28 Mar 2012
Photonics21 annual meeting hears of progress in photonics as a Key Enabling Technology, and plans to elect a new president by September.
By Matthew Peach, Brussels
Keynote speaker: Neelie Kroes addresses the Photonics21 annual meeting
She told the gathering of almost 300 European photonics professionals: ”Europe needs to face up to the challenges of a rapidly globalizing economy. The photonics sector can unleash massive economic potential as well as help to deliver the digital agenda for Europe. EU policies that support R&D as well as demonstrations and applications are crucial to drive Europe’s competitiveness.”
“A public-private partnership in photonics based on a serious commitment from industry will help to unlock Europe’s innovation potential an bring to market products that will shape the future of our economy.”
Kroes said that such a PPP would bring Europe a step further towards addressing the continuing economic crisis and help to close the gap between scientific excellence and manufacturing innovation.
At the end of Neelie Kroes’s presentation, Liz Rogan, CEO of the Optical Society of America, presented her with the OSA’s Advocacy of Optics Recognition Award. Rogan commented, “This recognition is bestowed upon public servants who have strongly demonstrated supported for optics and photonics. Our Public Policy Committee chose you because of your enormous hard work and focus on championing photonics as part of the Key Enabling Technologies here in the EU.”
OSA Award winner: Neelie Kroes (left)
”We so much appreciate the fact that you understand the importance of science and particularly photonics and how it helps innovation globally. So on behalf of the OSA and its members I thank you with this recognition.”
Kroes seemed slightly taken aback at this eulogy and quipped, “Normally you will have to wait for your funeral to hear such a speech, so thank you so much for this wonderful surprise. However, I must also thank my team for their hard work.”
KET and a photonics PPP
Other presentations during the day-long conference considered photonics as a Key Enabling Technology (KET). Notably, Giorgio Anania’s session on Strategic Objectives for the Next Decade emphasized the European photonics industry’s commitment to a PPP, with “four-fold leverage public support of €1.4 billion towards the creation of a €7 billion development fund”.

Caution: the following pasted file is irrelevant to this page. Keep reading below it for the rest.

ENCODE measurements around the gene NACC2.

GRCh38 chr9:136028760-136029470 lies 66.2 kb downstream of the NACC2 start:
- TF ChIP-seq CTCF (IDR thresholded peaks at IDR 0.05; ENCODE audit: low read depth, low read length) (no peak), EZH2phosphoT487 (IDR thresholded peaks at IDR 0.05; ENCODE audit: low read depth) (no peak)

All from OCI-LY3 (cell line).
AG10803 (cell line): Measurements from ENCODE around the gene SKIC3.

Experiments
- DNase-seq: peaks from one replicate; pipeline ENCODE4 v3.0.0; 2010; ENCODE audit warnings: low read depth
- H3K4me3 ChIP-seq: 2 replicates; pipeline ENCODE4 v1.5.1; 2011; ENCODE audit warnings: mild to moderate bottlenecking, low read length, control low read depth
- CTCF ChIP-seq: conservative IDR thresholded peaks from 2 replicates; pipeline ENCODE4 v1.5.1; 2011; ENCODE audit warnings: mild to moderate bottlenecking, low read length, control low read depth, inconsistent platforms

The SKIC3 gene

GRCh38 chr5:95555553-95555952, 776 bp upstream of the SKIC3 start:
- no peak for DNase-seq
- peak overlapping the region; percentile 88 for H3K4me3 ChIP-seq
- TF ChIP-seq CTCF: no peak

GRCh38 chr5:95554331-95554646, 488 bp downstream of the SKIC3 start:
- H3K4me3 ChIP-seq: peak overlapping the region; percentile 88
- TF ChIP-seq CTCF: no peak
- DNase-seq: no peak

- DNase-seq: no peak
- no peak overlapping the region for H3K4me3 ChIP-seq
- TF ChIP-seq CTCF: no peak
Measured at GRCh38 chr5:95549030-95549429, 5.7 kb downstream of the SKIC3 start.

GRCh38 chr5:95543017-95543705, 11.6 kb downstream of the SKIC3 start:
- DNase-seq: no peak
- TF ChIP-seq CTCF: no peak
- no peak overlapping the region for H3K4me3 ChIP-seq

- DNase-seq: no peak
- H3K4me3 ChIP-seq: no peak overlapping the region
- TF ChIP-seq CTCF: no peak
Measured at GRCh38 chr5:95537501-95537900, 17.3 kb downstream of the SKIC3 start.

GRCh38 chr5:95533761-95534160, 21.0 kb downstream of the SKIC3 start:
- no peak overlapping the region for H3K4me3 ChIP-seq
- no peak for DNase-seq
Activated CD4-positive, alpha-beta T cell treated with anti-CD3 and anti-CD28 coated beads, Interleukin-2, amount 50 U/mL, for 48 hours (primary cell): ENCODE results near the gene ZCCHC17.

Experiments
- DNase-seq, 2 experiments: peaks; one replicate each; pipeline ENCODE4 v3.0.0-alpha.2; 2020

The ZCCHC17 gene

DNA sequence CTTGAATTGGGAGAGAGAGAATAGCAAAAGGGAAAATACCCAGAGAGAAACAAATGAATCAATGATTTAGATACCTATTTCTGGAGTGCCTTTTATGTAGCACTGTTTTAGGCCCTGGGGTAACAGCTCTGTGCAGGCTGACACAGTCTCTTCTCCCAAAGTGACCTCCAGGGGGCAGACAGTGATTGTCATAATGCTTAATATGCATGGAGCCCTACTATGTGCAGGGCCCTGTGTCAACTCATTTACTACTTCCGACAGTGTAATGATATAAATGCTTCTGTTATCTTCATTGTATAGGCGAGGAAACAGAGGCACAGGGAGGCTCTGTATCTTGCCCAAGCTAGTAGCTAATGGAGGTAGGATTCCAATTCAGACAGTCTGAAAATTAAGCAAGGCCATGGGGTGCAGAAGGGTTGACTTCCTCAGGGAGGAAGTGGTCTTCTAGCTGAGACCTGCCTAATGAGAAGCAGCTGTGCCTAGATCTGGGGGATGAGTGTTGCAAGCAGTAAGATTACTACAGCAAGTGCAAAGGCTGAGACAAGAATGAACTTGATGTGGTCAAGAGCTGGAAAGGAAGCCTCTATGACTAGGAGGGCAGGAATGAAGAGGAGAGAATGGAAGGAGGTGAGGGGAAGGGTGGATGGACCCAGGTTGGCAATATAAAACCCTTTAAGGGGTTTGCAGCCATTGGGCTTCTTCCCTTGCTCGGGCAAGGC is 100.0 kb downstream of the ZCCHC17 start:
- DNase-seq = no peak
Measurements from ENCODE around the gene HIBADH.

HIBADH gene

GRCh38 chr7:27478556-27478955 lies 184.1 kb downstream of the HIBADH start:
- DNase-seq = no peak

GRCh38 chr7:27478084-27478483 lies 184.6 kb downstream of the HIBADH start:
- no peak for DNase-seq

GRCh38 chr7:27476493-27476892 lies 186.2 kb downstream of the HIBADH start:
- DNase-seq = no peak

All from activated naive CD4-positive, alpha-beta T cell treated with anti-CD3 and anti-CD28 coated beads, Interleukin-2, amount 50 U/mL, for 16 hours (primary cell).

Outgoing Photonics 21 president Martin Goetzeler, who also announced earlier this month that he is to quit his post as COO of Osram, told the gathering, “Photonics 21 welcomes the opportunity for a PPP partnership, which would ensure long-term investment security over the next seven years and positively impact the European job market with the creation of up to 100,000 new jobs.”
Goetzeler added, “Photonics innovation in Europe tends to fall down in the stage between successful scientific achievement and the development of pilot-scale industrial deployments, the latter being the crucial stage when jobs may start to be created.” Following the departure of Goetzeler, a new Photonics21 president is expected to be in place by September.
Student winners: Schrenk and Geernaert
Photonics 21 is also keen to support the development of the next generation of photonics innovators, such as through its Education and Training workgroup. This year – for the fourth year running – Photonics 21 presented a student award, which included a €5000 cash prize to two outstanding students of photonics-related science.
Thomas Geernaert, a post-doc research fellow at the Vrije Universiteit, Brussels, received the award for his work on sensors, while Bernhard Schrenk, a post-doc researcher at the Technical University of Athens received it for his research on next-generation optical networks.
About the Author
Matthew Peach is a contributing editor to optics.org